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Old 02-23-2013, 10:41 AM   #1
2 Rivet Member
1967 17' Caravel
georgetown , Texas
Join Date: Apr 2012
Posts: 27
Caravel subfloor replacement self tapping screw question


Im doing a shell on complete gutted redo on my 67 caravel. I am replacing the whole subfloor in sections with plywood, coated with Thompsons water seal and 3m rubberized undercoating on the sides.

My question is in regards to bolting and screwing the subfloor down. In the back, I am getting rid of the bathroom in lieu of a queen size bed. In the rear section, we did not cut and replace the elevator bolts, just shimmed the plywood under the c channel.

Is this ok? Or did we screw up. Do we really need to cut off the elevator bolts and bolt the floor in? I was thinking about just using some self tapping screws and screw them thru the c channel at an angle into the new subfloor and not mess with the old elevator bolts.

Another question, can i just use self tapping screws all along the subfloor into the frame? If any one has done this, any suggestion on what product to use?

Many thanks!!!!!!!!!

ps. The wiring to the trailer lights, (7 pin thingy) is in bad shape. I was thinking it would be a good idea to run new wire thru the frame for the lights. Any suggestion on product?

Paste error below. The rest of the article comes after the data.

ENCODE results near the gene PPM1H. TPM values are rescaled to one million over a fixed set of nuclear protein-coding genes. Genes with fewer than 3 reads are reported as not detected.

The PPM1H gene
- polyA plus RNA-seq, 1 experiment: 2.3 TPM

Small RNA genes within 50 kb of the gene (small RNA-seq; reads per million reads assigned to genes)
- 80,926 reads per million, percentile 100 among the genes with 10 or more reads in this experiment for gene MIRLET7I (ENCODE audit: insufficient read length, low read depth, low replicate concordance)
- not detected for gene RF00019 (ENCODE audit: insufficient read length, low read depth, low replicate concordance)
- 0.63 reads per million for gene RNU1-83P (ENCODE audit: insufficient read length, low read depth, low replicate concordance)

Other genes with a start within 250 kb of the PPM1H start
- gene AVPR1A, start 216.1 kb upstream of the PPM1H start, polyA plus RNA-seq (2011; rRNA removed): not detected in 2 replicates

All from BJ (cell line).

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Old 02-23-2013, 11:49 AM   #2
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1961 24' Tradewind
1969 29' Ambassador
1970 21' Globetrotter
Jamestown , Tennessee
Join Date: Jul 2008
Posts: 1,783
I have done several shell on floor repairs. The body is attached to the floor with sheet metal screws and bolts thru frame outriggers. To access these it is necessary to open up the lower walls. If there has been any moisture in there most of the hardware will be in bad shape and should be replaced.

Regarding bolting the floor to the frame you can cut off all the old elevator bolts and use self threading trailer floor screws. These are usually 1/4 by about 2.5 inches and are made of very hard steel.
They can be found at places like tractor supply in small quantities or on E bay or other sources in bigger quantities.. These usually require drilling a 7/64 pilot hole and then are driven in with an electric drill. They are designed for the job and work well.

Around the edges I used 1/4 inch lag bolts and for the frame attachments used carriage bolts inserted from below by making a 3/4 inch hole in the belly pan where it was too close to the floor to get the bolts in underneath.

The floor was pieced in with pieces of wood screwed and glued underneath the joints.
It was not necessary to drop the belly pan this way and has stood up well.
In fact it is probably better done than the factory job which started coming apart in only 50 years
Rick Davis 1602 K8DOC
61 tradewind, plus a few others
13 Ram 2500 TD
99 Dodge TD 577K miles

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Old 02-23-2013, 01:03 PM   #3
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1968 17' Caravel
Battle Ground , Washington
Join Date: Dec 2002
Posts: 12,155
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I used the big self-tapping screws Rick describes above to piece in my half-floor replacement. I did mine shell on, bellypan on, so there was no access from underneath. That was several rears ago and it has held up just fine.